The peril provided by the Trinity League schedule isn’t the only battle for bragging rights the Monarchs will take on this spring. They will welcome all challengers at the So Cal-based Boras Classic in mid-March and have once again been invited to the prestigious USA Baseball National High School Invitational (NHSI) in Cary, N.C., March 28-31.

Mater Dei won the NHSI in both 2012 and ’13, the first two years it was held; it beat fellow So Cal entry Harvard-Westlake in both championships games. California has had at least one team in the championship game all six years and five of the six have featured two Cali schools; the Trinity League’s Orange Lutheran won last year’s title.

“A lot of these (players) have been with me for a number of years now, and I think they’re prepared to have a great season,” Call said. “They’re looking forward to representing Mater Dei in the Trinity League and into the NHSI. They’re excited about the season and they’re talented enough to make the most out of those experiences.”

Added Tosti: “That’s something I’ve always wanted to play in ever since I first heard about it. Had I not come down here I obviously wouldn’t have had the opportunity to do that … so coming to a school like this and having the opportunity to go out there is awesome. I think we have a really good chance to win the tournament, so it should be exciting; me and all my teammates are really looking forward to it.”

… … …

AS A LONGTIME VETERAN OF BATTLES WON AND LOST ON THE PLAYING fields around the Trinity League Call has some valuable insights he can share. What’s interesting is that he can apply those insights to what he hopes to accomplish as much as he can with the young prospects that have been with his varsity program for four years like Rosas or Burton or are a newcomer like Tosti.

“You’re always learning and developing different ideas,” Call said. “Especially playing in the Trinity League, you learn a lot of different ways of doing things, and that can inspire you to try to do some different things in your program. …

“You need to make sure you’re really progressing, and you do learn something every year about the kids when they’re competing at that high level. It’s fun to have that competition and play against those teams.”

Tosti feels like he’s up to the challenge. He was at last year’s PG National Showcase in Fort Myers, Fla., in June – as were his new Monarchs’ teammates Rosas and Burton – and performed well enough there (6.43-second 60, 92 mph OF velo, 94 mph exit velo) to be selected to play for the West team at the PG All-American Classic in August.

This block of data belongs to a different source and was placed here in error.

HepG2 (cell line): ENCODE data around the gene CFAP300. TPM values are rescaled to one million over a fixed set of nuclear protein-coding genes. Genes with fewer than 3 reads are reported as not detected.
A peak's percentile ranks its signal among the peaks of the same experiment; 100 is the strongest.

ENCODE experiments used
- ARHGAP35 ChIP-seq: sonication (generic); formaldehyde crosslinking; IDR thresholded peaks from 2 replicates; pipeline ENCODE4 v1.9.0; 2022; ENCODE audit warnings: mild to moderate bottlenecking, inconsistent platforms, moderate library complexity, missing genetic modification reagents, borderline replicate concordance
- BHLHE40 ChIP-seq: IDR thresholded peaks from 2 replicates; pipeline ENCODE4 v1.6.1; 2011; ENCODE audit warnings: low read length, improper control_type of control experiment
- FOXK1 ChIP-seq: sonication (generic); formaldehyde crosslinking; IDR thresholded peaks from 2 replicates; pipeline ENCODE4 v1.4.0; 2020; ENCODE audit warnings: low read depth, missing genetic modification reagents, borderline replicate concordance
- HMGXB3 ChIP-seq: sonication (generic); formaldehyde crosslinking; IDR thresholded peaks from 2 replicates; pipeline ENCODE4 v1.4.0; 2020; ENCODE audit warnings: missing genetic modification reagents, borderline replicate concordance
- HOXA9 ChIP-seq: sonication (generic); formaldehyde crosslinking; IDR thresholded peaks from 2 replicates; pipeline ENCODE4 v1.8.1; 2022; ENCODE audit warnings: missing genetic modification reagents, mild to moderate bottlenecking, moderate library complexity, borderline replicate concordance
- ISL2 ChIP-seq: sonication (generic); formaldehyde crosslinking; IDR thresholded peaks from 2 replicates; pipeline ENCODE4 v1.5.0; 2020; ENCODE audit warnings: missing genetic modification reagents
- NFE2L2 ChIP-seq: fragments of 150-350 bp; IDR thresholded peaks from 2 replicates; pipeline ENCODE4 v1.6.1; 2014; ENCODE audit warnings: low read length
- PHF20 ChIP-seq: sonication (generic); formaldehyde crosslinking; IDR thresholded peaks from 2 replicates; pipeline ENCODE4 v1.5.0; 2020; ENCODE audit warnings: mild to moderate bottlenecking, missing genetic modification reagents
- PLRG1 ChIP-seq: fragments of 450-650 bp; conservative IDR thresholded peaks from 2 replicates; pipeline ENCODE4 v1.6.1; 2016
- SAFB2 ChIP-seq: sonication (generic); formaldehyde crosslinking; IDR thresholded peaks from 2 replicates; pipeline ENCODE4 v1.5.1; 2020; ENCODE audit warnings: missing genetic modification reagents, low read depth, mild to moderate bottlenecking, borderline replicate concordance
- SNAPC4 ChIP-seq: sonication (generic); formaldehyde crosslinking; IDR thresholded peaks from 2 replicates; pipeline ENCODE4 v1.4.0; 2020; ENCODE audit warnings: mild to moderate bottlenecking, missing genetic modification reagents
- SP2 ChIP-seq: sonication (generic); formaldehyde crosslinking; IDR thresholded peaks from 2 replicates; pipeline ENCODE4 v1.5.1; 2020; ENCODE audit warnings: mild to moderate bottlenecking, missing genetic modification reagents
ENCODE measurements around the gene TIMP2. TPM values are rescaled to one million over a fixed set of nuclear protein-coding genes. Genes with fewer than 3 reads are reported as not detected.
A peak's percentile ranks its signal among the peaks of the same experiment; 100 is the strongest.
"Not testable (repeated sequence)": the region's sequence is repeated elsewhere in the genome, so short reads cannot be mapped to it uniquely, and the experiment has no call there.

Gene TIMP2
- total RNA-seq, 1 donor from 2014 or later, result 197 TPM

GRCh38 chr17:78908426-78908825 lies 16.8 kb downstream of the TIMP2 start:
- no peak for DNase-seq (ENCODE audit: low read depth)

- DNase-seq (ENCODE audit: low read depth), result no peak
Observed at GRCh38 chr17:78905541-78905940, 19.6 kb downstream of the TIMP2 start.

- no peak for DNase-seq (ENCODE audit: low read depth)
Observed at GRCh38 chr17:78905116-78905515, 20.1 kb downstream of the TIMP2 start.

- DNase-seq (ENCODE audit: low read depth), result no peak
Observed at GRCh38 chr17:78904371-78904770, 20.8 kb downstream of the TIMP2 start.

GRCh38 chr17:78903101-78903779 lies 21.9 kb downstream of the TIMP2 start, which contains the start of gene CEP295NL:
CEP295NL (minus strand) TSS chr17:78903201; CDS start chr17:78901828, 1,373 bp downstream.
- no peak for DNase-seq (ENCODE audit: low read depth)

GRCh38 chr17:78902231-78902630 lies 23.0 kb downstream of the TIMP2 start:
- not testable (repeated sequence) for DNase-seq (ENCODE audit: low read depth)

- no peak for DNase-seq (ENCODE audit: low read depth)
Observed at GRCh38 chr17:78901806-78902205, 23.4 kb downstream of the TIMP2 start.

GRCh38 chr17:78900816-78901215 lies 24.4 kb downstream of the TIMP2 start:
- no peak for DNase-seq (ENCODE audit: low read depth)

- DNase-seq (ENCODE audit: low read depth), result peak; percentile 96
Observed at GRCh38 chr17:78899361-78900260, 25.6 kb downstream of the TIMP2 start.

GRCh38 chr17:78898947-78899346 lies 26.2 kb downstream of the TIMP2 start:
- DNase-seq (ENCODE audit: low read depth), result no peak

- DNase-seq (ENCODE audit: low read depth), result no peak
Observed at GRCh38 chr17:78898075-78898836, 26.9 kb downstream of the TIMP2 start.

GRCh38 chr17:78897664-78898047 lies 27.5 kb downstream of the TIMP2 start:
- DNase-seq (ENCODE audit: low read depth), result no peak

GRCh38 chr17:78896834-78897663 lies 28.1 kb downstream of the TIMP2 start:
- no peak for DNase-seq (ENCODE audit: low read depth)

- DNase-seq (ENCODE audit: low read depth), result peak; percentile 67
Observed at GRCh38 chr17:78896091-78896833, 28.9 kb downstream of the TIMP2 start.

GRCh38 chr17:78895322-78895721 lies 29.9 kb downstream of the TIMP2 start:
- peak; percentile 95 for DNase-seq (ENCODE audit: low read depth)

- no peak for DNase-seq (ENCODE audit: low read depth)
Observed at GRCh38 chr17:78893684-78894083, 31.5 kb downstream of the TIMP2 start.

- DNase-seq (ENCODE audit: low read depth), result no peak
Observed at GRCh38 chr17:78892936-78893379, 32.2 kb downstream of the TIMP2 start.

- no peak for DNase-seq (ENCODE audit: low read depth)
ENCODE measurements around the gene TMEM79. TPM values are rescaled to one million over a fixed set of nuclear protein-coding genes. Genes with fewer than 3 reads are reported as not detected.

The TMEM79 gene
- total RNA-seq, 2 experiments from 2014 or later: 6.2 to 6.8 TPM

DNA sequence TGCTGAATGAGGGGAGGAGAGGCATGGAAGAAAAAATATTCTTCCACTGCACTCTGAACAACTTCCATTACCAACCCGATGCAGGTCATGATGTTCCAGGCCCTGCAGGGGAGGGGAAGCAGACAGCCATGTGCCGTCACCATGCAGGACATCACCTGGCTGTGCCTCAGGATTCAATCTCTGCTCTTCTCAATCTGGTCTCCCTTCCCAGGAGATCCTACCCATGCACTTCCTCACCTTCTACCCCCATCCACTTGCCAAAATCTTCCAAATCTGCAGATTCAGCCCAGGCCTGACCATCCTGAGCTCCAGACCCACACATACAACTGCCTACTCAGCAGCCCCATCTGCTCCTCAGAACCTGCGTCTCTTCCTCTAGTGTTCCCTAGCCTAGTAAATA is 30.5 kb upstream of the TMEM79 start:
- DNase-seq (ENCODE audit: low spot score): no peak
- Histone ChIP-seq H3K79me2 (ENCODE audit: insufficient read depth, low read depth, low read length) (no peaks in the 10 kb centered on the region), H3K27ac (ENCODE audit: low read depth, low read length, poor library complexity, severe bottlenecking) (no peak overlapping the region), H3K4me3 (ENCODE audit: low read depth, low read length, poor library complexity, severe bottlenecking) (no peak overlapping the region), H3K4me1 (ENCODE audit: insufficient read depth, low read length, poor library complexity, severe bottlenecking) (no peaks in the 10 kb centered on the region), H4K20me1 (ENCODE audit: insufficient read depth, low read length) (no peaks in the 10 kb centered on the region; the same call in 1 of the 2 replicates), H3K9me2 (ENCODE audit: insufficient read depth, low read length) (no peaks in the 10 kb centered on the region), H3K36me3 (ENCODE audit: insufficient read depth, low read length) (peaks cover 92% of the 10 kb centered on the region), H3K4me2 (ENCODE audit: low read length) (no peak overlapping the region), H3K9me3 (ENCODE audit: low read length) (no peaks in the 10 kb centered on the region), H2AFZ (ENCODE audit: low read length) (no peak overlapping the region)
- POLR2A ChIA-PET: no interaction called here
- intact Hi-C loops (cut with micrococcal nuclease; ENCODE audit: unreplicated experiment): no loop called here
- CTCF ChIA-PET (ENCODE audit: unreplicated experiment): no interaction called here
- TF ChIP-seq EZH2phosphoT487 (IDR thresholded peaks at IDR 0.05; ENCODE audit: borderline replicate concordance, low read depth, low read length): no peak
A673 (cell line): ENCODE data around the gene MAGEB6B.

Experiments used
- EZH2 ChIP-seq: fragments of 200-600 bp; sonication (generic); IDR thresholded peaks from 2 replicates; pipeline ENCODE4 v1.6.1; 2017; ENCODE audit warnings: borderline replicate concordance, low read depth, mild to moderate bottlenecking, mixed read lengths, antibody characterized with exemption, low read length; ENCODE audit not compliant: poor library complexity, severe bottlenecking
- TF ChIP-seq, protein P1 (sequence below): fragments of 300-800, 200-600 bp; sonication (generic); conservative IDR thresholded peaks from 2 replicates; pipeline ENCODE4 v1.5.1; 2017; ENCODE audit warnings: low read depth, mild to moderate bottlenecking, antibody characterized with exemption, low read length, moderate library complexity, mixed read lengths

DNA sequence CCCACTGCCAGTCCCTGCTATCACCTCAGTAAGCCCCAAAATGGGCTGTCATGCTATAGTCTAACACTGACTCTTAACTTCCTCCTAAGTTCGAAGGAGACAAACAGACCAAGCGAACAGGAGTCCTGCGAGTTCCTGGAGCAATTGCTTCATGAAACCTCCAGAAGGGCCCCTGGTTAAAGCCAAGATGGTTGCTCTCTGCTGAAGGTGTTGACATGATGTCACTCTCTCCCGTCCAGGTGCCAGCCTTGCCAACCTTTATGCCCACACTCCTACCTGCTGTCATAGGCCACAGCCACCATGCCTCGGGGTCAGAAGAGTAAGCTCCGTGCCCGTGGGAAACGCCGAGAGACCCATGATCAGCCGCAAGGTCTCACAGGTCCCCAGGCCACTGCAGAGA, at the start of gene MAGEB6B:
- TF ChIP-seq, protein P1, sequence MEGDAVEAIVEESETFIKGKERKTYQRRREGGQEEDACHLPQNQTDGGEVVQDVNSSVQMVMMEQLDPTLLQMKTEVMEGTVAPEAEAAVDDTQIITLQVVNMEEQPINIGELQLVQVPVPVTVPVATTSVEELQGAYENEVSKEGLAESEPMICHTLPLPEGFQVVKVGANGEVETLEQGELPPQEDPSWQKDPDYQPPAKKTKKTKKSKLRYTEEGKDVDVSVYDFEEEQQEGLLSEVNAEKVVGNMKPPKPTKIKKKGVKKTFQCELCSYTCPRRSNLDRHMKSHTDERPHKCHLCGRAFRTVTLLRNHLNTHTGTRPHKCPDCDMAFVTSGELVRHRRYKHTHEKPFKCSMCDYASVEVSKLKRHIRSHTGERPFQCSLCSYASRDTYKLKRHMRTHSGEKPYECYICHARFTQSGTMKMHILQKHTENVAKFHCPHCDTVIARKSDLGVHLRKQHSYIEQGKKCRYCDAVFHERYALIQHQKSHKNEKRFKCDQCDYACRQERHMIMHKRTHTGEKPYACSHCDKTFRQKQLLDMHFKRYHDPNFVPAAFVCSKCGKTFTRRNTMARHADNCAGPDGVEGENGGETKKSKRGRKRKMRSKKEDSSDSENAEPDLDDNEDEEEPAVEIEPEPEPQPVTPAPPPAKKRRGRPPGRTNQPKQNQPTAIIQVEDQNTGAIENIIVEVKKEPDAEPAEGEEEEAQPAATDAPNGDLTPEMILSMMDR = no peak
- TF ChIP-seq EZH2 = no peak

He did, in fact, make the trip down to San Diego to take part in the activities that are a part of the PGAAC weekend, but wasn’t able to play in the game itself after being slowed by an injury.

The All-Americans annually raise money to benefit Rady Children’s Hospital-San Diego, and Tosti was among the top fund-raisers, so he felt like he was able to make an impact after all. He lost all of his PGAAC gear in the fire, but PG and partners Rawlings and Nike made sure it was replaced.

The horrific firestorm and its aftermath are behind Tosti now and his focus over the coming months will be on doing everything he can to help the Monarchs achieve their goals of winning championships at the Boras Classic and the NHSI, and in the Trinity League and CIF Southern Section District 1. Everyone seems to be on the same page.

“Every day at practice we’re all pushing each other and feeding off each other’s energy,” Tosti said. “It’s been super easy for me to adjust just because all of the guys are really similar to me; we all feed off each other and make the team a lot better.”

He’s trying to learn everything he can from Coach Call and his teammates and is appreciative of the way he’s been embraced and made to feel welcome. No transition is ever completely seamless but this one has gone about as smooth as anyone could have hoped.

It helps being surrounded by such caring and compassionate teammates who, like Tosti noted, are as passionate as he is about playing the game at the highest level attainable. He is just starting to find out what it means to be a Mater Dei Monarch, and feels right at home.

“He is a very high-character kid with a lot of integrity,” Call said. “I know he had that unfortunate (situation) with the fires up at his house but he’s been handling it very well and drawing on some of those experiences to help his teammates and help himself throughout his life to be able to overcome adversity.”